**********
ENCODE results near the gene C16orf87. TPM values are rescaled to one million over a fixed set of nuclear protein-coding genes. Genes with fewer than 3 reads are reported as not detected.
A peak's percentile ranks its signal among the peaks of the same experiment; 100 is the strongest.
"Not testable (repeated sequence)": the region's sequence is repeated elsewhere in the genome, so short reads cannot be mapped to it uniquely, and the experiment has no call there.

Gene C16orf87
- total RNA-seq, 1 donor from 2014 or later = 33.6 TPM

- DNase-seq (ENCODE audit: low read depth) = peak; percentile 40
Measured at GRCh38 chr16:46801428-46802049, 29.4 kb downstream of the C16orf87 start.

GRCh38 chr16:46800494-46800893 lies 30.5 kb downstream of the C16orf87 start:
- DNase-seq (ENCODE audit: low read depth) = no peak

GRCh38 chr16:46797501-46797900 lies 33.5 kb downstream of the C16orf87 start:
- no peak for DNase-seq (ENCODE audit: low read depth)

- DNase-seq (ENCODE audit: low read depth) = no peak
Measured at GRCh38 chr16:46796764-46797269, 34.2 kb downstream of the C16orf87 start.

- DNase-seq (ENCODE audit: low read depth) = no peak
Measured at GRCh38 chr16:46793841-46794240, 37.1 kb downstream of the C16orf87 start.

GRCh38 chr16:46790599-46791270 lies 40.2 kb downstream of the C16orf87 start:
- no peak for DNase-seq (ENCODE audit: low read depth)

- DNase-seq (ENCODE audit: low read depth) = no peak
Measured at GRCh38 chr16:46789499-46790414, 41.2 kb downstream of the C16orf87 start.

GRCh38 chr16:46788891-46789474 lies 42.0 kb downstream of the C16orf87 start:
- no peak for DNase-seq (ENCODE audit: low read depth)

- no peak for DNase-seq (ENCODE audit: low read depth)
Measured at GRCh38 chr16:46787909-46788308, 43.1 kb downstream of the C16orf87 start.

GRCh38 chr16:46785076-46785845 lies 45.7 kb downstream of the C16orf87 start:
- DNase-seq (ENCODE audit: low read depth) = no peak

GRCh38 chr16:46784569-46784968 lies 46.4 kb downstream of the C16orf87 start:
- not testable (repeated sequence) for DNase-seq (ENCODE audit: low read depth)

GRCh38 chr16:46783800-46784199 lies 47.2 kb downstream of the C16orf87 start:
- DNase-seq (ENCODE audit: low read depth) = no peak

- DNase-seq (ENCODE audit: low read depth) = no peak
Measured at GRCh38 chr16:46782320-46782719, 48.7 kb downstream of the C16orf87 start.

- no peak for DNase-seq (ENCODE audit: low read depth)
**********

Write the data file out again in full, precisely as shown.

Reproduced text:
ENCODE results near the gene C16orf87. TPM values are rescaled to one million over a fixed set of nuclear protein-coding genes. Genes with fewer than 3 reads are reported as not detected.
A peak's percentile ranks its signal among the peaks of the same experiment; 100 is the strongest.
"Not testable (repeated sequence)": the region's sequence is repeated elsewhere in the genome, so short reads cannot be mapped to it uniquely, and the experiment has no call there.

Gene C16orf87
- total RNA-seq, 1 donor from 2014 or later = 33.6 TPM

- DNase-seq (ENCODE audit: low read depth) = peak; percentile 40
Measured at GRCh38 chr16:46801428-46802049, 29.4 kb downstream of the C16orf87 start.

GRCh38 chr16:46800494-46800893 lies 30.5 kb downstream of the C16orf87 start:
- DNase-seq (ENCODE audit: low read depth) = no peak

GRCh38 chr16:46797501-46797900 lies 33.5 kb downstream of the C16orf87 start:
- no peak for DNase-seq (ENCODE audit: low read depth)

- DNase-seq (ENCODE audit: low read depth) = no peak
Measured at GRCh38 chr16:46796764-46797269, 34.2 kb downstream of the C16orf87 start.

- DNase-seq (ENCODE audit: low read depth) = no peak
Measured at GRCh38 chr16:46793841-46794240, 37.1 kb downstream of the C16orf87 start.

GRCh38 chr16:46790599-46791270 lies 40.2 kb downstream of the C16orf87 start:
- no peak for DNase-seq (ENCODE audit: low read depth)

- DNase-seq (ENCODE audit: low read depth) = no peak
Measured at GRCh38 chr16:46789499-46790414, 41.2 kb downstream of the C16orf87 start.

GRCh38 chr16:46788891-46789474 lies 42.0 kb downstream of the C16orf87 start:
- no peak for DNase-seq (ENCODE audit: low read depth)

- no peak for DNase-seq (ENCODE audit: low read depth)
Measured at GRCh38 chr16:46787909-46788308, 43.1 kb downstream of the C16orf87 start.

GRCh38 chr16:46785076-46785845 lies 45.7 kb downstream of the C16orf87 start:
- DNase-seq (ENCODE audit: low read depth) = no peak

GRCh38 chr16:46784569-46784968 lies 46.4 kb downstream of the C16orf87 start:
- not testable (repeated sequence) for DNase-seq (ENCODE audit: low read depth)

GRCh38 chr16:46783800-46784199 lies 47.2 kb downstream of the C16orf87 start:
- DNase-seq (ENCODE audit: low read depth) = no peak

- DNase-seq (ENCODE audit: low read depth) = no peak
Measured at GRCh38 chr16:46782320-46782719, 48.7 kb downstream of the C16orf87 start.

- no peak for DNase-seq (ENCODE audit: low read depth)